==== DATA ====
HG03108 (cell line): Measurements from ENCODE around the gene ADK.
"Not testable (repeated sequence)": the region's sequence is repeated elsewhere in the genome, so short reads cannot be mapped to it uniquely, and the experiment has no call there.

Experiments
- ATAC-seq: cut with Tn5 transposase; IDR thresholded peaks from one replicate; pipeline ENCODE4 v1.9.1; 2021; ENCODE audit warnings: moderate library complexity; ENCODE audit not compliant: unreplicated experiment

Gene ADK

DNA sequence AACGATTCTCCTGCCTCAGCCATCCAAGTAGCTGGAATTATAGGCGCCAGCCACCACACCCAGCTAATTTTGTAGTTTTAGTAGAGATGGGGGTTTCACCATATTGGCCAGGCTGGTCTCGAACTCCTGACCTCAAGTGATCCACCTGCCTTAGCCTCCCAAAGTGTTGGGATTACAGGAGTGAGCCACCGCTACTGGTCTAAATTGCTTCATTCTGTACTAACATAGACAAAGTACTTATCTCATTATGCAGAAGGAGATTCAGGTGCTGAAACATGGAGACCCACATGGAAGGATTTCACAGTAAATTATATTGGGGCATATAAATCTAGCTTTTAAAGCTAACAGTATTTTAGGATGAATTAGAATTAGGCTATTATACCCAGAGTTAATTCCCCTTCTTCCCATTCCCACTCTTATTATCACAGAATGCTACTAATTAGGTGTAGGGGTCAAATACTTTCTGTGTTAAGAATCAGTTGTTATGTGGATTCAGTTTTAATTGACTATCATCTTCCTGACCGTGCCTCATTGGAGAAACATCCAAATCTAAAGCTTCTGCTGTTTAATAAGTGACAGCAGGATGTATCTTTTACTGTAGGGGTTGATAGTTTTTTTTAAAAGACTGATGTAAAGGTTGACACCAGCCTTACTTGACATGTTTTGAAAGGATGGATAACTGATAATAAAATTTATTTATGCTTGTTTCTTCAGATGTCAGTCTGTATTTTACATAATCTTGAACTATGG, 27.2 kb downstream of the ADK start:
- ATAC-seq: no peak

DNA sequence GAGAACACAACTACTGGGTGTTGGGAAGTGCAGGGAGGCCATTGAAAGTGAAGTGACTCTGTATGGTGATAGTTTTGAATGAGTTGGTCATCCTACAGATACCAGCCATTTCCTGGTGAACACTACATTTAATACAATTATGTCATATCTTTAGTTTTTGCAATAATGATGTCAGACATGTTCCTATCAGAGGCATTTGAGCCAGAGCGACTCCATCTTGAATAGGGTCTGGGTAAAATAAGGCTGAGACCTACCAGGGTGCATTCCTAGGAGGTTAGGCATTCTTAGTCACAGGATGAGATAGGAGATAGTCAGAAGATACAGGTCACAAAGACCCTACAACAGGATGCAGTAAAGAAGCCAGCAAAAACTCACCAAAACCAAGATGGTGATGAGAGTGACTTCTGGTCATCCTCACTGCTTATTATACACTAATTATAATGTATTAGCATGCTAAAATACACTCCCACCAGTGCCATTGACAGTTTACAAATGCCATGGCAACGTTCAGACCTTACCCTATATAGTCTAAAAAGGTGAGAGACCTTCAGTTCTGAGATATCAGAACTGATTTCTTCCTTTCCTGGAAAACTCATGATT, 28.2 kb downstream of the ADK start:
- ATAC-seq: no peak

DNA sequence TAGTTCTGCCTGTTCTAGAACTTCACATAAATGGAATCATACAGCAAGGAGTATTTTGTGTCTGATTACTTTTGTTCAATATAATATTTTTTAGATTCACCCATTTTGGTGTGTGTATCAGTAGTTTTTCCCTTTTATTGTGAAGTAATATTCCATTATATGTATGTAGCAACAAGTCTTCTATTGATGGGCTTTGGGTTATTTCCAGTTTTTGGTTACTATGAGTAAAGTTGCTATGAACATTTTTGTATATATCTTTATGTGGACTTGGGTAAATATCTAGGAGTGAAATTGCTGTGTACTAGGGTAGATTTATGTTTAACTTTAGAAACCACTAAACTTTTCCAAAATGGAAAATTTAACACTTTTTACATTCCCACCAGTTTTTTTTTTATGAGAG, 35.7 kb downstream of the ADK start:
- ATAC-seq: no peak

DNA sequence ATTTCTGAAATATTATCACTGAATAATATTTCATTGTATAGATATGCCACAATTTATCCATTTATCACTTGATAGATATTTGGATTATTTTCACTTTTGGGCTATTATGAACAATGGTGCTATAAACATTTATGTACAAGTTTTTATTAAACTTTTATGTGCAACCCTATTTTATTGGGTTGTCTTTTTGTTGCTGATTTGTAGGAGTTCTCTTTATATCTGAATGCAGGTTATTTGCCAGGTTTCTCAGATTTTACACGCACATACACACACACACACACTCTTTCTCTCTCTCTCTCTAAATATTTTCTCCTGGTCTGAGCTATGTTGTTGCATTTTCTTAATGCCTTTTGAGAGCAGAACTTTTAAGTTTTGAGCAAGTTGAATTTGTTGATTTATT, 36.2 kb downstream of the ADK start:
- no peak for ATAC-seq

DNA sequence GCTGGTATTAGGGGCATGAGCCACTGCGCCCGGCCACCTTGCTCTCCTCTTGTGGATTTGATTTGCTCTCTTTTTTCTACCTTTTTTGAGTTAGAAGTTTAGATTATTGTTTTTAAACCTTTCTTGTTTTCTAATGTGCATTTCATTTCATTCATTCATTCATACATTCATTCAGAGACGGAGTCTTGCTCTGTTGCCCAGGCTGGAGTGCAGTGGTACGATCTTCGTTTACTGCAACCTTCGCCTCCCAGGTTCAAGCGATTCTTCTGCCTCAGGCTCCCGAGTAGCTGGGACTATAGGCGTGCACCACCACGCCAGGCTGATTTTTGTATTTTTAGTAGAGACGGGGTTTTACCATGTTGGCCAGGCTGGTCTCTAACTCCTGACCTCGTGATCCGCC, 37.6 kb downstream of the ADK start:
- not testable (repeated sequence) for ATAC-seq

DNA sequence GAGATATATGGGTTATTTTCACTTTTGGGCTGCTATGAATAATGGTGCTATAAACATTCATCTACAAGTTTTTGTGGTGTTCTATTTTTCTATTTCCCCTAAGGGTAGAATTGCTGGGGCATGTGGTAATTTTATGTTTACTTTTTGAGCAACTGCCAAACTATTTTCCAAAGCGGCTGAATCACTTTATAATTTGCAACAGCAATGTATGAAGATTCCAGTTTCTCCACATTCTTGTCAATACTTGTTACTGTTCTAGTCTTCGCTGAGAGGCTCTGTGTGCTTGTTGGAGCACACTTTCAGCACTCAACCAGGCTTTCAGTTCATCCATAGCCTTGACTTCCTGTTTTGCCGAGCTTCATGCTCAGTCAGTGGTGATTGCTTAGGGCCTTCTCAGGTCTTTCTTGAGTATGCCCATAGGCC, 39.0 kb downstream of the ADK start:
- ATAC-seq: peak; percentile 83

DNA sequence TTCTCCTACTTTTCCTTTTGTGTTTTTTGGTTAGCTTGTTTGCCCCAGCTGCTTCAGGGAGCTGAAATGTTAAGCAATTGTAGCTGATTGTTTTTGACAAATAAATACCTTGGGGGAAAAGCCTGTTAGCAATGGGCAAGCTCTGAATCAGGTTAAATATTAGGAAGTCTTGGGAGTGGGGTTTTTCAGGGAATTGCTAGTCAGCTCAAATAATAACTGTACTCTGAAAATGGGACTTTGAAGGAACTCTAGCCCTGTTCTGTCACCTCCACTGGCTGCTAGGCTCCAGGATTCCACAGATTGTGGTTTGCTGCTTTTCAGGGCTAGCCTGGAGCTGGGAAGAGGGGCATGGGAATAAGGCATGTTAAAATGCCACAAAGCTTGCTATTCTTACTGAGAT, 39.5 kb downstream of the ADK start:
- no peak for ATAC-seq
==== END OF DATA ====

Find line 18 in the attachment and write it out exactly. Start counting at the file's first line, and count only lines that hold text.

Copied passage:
DNA sequence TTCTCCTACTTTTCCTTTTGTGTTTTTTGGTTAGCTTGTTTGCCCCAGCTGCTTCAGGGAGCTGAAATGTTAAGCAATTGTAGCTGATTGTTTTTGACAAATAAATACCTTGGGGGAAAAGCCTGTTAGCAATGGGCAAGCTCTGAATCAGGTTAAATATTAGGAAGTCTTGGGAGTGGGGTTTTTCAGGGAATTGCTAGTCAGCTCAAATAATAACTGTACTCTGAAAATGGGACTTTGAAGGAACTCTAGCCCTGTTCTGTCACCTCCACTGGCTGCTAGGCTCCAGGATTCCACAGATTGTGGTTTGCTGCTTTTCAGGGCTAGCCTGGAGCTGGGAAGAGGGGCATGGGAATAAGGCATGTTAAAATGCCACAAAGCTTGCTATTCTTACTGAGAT, 39.5 kb downstream of the ADK start: